New Space Station Crew to Launch Into Orbit Tonight

Russian cosmonauts Anatoly Ivanishin (left) and Anton Shkaplerov (center), and NASA astronaut Dan Burbank (right) are scheduled to the International Space Station on Nov. 13, 2011.
Russian cosmonauts Anatoly Ivanishin (left) and Anton Shkaplerov (center), and NASA astronaut Dan Burbank (right) are scheduled to the International Space Station on Nov. 13, 2011. (Image credit: NASA/Victor Zelentsov)

Three spaceflyers will launch to the International Space Station tonight (Nov. 13), to begin a months-long mission to the orbiting outpost.

NASA astronaut Dan Burbank and Russian cosmonauts Anton Shkaplerov and Anatoly Ivanishin are slated to launch aboard a Russian-built Soyuz rocket tonight at 11:14 p.m. EST (0415 GMT Nov. 14) from the Baikonour Cosmodrome in Kazakhstan. 

Tonight's liftoff will be the first manned flight of the Soyuz rocket since the Russian-built booster suffered a failure in August. It will also be the first trio of station crewmembers to launch to the complex since NASA grounded its fleet of space shuttles in July after 30 years of service.

On Aug. 24, a Soyuz rocket carrying a robotic cargo freighter suffered a crippling malfunction minutes after launch. The booster and Progress 44 cargo ship crashed in Siberia, and the 2.9 tons of supplies onboard were lost.

The crash was a rare accident for the steadfast Soyuz rockets, and the incident prompted investigations into the cause of the problem. An investigation by Russia's Federal Space Agency and an independent NASA panel pinpointed a gas generator malfunction in the rocket's third stage as the root of the issue.

While the inquiry was underway, Russian space officials halted spaceflight operations to the station since similar versions of the Soyuz rocket are used to launch unmanned Progress vehicles and crewed Soyuz capsule to the space station. [50 Great Russian Rocket Launch Photos]

On Oct. 30, in what was the first supply run to the orbiting complex since the August crash, an unmanned Progress 45 cargo ship successfully launched to the station carrying nearly 3 tons of supplies for the orbiting outpost.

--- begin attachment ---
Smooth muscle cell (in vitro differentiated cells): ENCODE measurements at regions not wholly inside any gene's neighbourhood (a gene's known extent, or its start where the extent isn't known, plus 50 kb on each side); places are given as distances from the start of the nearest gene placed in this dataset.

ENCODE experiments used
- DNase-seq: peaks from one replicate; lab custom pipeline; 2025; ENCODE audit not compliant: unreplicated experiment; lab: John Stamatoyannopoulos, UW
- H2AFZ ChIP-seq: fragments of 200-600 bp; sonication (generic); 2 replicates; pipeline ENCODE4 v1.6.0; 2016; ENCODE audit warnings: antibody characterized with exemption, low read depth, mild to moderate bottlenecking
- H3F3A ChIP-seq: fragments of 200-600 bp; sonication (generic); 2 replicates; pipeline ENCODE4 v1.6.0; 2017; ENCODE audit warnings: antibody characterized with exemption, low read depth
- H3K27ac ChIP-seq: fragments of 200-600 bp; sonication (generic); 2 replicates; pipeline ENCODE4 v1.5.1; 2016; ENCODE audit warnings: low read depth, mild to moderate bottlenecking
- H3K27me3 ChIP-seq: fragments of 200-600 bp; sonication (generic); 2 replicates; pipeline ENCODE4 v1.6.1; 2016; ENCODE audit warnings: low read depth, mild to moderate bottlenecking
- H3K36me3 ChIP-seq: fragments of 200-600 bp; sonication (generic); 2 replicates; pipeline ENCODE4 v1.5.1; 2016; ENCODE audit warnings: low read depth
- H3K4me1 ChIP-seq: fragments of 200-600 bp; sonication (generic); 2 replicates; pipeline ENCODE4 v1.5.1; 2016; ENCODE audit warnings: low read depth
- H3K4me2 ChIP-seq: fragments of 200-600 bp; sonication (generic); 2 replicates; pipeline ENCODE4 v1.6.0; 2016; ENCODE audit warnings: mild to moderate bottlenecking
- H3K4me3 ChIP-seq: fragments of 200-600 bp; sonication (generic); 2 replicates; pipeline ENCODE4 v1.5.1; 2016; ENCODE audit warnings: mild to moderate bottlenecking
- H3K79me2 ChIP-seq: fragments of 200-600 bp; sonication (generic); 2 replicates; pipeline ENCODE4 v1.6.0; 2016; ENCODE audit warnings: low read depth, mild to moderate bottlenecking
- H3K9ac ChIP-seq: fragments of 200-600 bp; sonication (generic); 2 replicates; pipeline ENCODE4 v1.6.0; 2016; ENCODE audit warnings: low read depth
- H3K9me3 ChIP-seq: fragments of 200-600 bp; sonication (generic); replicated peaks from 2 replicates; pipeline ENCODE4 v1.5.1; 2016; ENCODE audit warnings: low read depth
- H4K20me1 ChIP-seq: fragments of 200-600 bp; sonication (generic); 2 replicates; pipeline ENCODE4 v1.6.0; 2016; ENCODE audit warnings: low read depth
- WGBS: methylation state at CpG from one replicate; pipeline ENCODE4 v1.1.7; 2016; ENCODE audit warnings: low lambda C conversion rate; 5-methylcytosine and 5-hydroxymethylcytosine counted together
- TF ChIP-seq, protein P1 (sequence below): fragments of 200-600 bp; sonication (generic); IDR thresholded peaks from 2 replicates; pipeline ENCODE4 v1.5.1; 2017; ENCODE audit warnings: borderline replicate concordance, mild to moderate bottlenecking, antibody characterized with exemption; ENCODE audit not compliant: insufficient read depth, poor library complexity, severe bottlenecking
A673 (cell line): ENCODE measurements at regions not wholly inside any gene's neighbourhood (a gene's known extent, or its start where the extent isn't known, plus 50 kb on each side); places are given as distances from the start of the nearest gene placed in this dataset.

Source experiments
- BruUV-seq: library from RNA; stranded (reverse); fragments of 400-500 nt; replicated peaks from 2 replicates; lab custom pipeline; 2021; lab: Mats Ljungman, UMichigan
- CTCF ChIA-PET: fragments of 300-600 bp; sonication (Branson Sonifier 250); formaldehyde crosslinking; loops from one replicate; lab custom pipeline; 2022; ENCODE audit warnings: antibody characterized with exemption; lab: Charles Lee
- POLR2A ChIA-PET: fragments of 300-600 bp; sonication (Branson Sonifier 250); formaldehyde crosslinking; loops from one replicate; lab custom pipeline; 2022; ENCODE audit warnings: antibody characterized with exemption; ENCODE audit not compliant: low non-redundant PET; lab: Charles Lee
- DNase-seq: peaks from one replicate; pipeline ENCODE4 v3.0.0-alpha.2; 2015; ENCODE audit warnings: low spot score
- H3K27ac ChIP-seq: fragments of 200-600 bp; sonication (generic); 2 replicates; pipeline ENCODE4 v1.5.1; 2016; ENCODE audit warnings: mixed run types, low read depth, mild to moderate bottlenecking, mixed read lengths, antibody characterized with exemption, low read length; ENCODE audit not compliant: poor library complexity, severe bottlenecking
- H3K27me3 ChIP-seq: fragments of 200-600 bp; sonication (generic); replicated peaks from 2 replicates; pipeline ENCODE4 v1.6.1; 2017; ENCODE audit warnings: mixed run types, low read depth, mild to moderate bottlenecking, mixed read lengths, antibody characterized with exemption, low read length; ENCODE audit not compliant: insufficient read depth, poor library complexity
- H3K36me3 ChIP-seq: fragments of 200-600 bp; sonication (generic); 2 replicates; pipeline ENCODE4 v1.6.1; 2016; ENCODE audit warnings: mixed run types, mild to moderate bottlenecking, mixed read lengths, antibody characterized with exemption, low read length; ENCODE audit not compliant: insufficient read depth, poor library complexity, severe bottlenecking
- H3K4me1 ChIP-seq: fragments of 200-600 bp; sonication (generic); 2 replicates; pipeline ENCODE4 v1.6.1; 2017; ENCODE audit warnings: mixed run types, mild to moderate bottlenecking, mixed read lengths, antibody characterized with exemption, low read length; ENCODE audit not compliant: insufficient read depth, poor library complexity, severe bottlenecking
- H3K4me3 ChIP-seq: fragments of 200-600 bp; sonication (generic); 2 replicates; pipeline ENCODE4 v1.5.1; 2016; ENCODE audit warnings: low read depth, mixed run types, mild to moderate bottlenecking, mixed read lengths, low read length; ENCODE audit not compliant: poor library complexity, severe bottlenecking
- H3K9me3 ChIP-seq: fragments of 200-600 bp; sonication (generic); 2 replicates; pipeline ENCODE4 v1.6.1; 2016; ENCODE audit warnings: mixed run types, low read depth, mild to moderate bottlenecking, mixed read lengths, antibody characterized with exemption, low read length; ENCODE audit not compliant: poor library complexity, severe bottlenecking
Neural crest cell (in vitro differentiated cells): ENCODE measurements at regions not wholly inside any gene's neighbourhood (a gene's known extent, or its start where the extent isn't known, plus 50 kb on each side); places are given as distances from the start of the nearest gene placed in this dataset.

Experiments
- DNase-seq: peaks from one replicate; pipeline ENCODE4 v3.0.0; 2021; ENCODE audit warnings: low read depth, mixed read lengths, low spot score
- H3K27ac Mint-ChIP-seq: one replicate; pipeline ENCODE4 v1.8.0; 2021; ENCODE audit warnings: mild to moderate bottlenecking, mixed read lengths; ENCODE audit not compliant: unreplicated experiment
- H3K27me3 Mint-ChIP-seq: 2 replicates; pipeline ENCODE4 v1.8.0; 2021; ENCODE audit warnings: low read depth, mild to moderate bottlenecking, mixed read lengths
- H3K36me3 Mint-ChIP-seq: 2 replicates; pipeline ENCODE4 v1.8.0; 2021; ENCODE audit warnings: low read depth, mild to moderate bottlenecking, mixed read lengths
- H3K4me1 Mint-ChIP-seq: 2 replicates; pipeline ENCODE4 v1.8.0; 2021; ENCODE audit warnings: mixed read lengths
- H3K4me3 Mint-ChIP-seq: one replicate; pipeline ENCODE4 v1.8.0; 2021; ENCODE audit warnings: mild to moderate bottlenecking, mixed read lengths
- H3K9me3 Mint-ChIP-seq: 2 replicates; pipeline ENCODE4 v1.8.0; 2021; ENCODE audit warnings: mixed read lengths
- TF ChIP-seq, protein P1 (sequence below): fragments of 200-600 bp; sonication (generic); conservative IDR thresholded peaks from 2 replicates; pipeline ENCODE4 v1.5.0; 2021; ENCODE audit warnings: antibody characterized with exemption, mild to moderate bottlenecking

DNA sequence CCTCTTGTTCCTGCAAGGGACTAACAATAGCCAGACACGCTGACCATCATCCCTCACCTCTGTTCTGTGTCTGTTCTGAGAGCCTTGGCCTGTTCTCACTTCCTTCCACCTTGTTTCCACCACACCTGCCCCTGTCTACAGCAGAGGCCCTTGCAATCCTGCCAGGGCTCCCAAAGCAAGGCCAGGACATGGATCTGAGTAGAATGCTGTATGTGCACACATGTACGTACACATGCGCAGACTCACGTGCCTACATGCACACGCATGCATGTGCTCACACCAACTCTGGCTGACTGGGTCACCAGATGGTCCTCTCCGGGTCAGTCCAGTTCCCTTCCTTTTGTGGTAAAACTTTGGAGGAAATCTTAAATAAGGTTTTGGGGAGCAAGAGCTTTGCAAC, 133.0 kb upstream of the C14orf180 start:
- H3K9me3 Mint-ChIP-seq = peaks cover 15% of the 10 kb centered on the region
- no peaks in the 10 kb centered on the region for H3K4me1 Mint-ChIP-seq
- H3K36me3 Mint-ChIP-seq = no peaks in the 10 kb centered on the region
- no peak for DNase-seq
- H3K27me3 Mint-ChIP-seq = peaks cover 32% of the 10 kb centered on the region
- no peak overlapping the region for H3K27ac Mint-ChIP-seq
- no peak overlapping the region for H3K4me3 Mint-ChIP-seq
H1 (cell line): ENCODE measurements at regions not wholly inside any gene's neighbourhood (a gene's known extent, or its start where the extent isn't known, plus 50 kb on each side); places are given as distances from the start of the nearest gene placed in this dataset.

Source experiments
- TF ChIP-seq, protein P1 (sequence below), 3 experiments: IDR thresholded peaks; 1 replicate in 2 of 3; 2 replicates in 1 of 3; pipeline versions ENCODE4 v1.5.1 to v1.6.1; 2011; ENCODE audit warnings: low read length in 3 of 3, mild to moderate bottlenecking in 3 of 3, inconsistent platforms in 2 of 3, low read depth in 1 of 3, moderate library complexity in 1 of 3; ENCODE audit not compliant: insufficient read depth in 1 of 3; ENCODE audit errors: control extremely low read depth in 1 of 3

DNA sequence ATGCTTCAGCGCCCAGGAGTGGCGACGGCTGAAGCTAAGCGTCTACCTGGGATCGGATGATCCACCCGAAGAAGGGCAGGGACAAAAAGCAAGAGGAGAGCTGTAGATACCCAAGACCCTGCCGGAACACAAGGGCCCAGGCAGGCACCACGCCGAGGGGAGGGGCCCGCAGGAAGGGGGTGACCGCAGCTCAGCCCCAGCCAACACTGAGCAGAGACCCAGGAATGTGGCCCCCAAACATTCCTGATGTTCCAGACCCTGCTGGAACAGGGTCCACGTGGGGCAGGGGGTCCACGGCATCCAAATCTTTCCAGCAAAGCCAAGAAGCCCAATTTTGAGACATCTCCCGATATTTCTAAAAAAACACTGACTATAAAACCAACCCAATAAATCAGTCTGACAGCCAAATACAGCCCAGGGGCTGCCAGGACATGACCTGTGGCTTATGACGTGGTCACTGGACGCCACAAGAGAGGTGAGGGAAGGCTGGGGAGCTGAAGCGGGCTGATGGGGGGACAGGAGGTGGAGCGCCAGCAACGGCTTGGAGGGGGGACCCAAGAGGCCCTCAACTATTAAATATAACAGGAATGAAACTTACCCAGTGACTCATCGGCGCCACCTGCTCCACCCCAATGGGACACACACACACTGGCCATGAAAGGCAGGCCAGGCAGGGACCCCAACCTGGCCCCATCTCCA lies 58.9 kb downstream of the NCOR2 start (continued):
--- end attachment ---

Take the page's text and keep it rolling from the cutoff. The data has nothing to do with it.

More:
Burbank, Shkaplerov and Ivanishin are expected to arrive at the space station on Wednesday (Nov. 16) at 12:33 a.m. EST (0530 GMT), and dock their Soyuz TMA-22 spacecraft to the Russian Poisk module. The three spaceflyers will join the rest of the station's Expedition 29 crew: commander Mike Fossum of NASA, Japanese astronaut Satoshi Furukawa and Russian cosmonaut Sergei Volkov.

Burbank will become commander of the space station's Expedition 30 mission once Fossum, Furukawa and Volkov depart.

"My job as a member of the Expedition 29 crew, I’m flight engineer on that crew, and as commander of Expedition 30, first and foremost I think is to make sure that we’re safe, that everybody on the crew is safe and that the space station is operated safely," Burbank said in a preflight interview. "And then beyond that is to be a lab technician, to be a collaborator with the scientists on the ground doing the science, and to do that utilization and that’s in a bit of a contrast from the kinds of missions I’ve done before in the shuttle, but I’m really looking forward to it."

Fossum, Furukawa and Volkov were the last space station crew to welcome a visiting space shuttle. The trio arrived at the outpost in June and will return to Earth on Nov. 21.

You can follow staff writer Denise Chow on Twitter @denisechow. Follow for the latest in space science and exploration news on Twitter @Spacedotcom and on Facebook.

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Denise Chow
NBC News science writer

Denise Chow is a former staff writer who then worked as assistant managing editor at Live Science before moving to NBC News as a science reporter, where she focuses on general science and climate change. She spent two years with, writing about rocket launches and covering NASA's final three space shuttle missions, before joining the Live Science team in 2013. A Canadian transplant, Denise has a bachelor's degree from the University of Toronto, and a master's degree in journalism from New York University. At NBC News, Denise covers general science and climate change.